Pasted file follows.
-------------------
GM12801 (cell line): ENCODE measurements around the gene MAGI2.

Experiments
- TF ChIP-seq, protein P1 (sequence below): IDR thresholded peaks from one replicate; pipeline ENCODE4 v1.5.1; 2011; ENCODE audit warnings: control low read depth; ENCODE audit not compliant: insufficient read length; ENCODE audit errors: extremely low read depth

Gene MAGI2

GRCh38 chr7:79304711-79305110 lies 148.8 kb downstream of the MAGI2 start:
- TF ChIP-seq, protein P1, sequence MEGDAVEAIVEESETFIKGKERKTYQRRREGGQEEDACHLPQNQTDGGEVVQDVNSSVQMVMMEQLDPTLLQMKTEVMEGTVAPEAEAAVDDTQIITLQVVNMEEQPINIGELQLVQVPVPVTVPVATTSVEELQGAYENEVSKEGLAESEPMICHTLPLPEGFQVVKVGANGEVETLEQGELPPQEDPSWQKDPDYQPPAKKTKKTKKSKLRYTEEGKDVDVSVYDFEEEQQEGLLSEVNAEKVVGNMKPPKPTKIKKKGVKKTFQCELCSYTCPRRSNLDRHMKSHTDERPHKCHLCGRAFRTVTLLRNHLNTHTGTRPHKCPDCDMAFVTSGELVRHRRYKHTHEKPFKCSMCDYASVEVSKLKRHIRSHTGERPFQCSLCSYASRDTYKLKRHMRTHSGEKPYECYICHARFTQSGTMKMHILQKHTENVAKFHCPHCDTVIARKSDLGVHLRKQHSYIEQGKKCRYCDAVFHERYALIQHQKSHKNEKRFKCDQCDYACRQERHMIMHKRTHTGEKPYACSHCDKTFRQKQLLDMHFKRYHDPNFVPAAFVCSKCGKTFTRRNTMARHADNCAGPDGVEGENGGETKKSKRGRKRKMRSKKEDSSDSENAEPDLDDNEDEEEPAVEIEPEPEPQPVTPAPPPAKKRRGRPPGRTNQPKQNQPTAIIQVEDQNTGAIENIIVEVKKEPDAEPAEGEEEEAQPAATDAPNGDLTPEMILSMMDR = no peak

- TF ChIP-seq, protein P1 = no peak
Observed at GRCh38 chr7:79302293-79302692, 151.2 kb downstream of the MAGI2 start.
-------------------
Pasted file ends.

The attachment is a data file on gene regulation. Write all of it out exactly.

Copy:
GM12801 (cell line): ENCODE measurements around the gene MAGI2.

Experiments
- TF ChIP-seq, protein P1 (sequence below): IDR thresholded peaks from one replicate; pipeline ENCODE4 v1.5.1; 2011; ENCODE audit warnings: control low read depth; ENCODE audit not compliant: insufficient read length; ENCODE audit errors: extremely low read depth

Gene MAGI2

GRCh38 chr7:79304711-79305110 lies 148.8 kb downstream of the MAGI2 start:
- TF ChIP-seq, protein P1, sequence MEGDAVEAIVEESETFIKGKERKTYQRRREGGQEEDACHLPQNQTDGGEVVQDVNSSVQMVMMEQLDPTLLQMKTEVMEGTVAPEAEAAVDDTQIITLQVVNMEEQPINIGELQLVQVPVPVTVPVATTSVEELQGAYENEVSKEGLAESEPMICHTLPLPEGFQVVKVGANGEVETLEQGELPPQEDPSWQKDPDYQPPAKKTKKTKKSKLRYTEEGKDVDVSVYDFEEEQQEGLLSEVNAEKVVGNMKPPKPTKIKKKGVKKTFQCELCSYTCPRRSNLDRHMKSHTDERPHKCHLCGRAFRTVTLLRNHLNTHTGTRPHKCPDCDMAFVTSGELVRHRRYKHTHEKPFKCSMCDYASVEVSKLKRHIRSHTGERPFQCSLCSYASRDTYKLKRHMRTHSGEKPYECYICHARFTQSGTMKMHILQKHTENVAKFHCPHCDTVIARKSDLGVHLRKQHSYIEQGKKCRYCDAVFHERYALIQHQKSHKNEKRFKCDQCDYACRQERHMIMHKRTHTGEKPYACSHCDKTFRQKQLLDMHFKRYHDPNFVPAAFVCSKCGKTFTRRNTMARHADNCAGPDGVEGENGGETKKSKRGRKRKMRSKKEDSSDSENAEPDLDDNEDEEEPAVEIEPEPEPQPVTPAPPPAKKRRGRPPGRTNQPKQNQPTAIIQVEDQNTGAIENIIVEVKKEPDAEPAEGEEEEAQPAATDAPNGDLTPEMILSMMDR = no peak

- TF ChIP-seq, protein P1 = no peak
Observed at GRCh38 chr7:79302293-79302692, 151.2 kb downstream of the MAGI2 start.